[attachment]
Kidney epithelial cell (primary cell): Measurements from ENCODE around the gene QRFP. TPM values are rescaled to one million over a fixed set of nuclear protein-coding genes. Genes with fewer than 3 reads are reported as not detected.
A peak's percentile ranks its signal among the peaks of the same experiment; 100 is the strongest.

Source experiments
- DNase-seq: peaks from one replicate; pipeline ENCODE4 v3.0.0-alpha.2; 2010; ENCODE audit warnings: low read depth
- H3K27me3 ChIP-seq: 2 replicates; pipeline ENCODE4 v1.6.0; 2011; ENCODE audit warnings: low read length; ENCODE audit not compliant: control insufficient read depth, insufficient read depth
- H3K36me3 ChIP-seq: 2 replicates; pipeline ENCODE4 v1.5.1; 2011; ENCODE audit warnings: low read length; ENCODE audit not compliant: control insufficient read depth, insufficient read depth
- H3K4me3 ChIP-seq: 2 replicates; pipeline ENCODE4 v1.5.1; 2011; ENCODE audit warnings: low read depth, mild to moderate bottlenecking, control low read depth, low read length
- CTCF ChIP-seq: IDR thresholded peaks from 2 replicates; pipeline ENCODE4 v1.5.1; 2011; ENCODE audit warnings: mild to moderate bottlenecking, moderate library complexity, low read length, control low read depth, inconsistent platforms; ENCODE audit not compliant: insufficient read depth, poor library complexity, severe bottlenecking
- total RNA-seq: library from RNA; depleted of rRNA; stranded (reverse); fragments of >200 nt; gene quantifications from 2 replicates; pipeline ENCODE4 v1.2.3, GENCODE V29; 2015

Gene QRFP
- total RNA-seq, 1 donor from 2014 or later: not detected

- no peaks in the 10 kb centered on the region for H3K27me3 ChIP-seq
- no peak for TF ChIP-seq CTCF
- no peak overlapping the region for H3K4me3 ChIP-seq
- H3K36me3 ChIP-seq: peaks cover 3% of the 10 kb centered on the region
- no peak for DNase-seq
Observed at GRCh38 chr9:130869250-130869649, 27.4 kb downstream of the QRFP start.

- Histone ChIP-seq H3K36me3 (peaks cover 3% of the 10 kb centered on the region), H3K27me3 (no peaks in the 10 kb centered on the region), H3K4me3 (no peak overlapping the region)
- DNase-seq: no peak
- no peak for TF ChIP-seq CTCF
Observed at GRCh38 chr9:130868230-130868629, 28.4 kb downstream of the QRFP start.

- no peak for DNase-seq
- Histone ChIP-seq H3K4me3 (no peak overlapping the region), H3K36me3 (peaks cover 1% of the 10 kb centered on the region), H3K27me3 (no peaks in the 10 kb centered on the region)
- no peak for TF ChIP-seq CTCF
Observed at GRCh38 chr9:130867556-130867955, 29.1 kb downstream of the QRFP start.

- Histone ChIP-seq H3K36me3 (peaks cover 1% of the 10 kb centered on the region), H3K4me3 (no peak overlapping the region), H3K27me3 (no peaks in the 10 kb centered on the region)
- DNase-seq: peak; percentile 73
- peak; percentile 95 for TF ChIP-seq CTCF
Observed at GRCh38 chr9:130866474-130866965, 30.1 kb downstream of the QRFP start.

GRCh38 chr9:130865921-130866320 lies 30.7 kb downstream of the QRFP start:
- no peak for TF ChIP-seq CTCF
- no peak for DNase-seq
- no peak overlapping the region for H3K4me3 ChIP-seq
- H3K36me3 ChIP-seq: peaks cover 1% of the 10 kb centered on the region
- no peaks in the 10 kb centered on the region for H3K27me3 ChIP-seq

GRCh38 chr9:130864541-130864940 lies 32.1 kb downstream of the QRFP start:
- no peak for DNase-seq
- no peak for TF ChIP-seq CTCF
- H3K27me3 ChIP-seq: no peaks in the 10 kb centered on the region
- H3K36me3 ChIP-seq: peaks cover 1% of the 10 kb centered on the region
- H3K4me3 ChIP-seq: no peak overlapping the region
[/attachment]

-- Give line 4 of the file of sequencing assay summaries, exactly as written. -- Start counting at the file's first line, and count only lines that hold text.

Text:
- DNase-seq: peaks from one replicate; pipeline ENCODE4 v3.0.0-alpha.2; 2010; ENCODE audit warnings: low read depth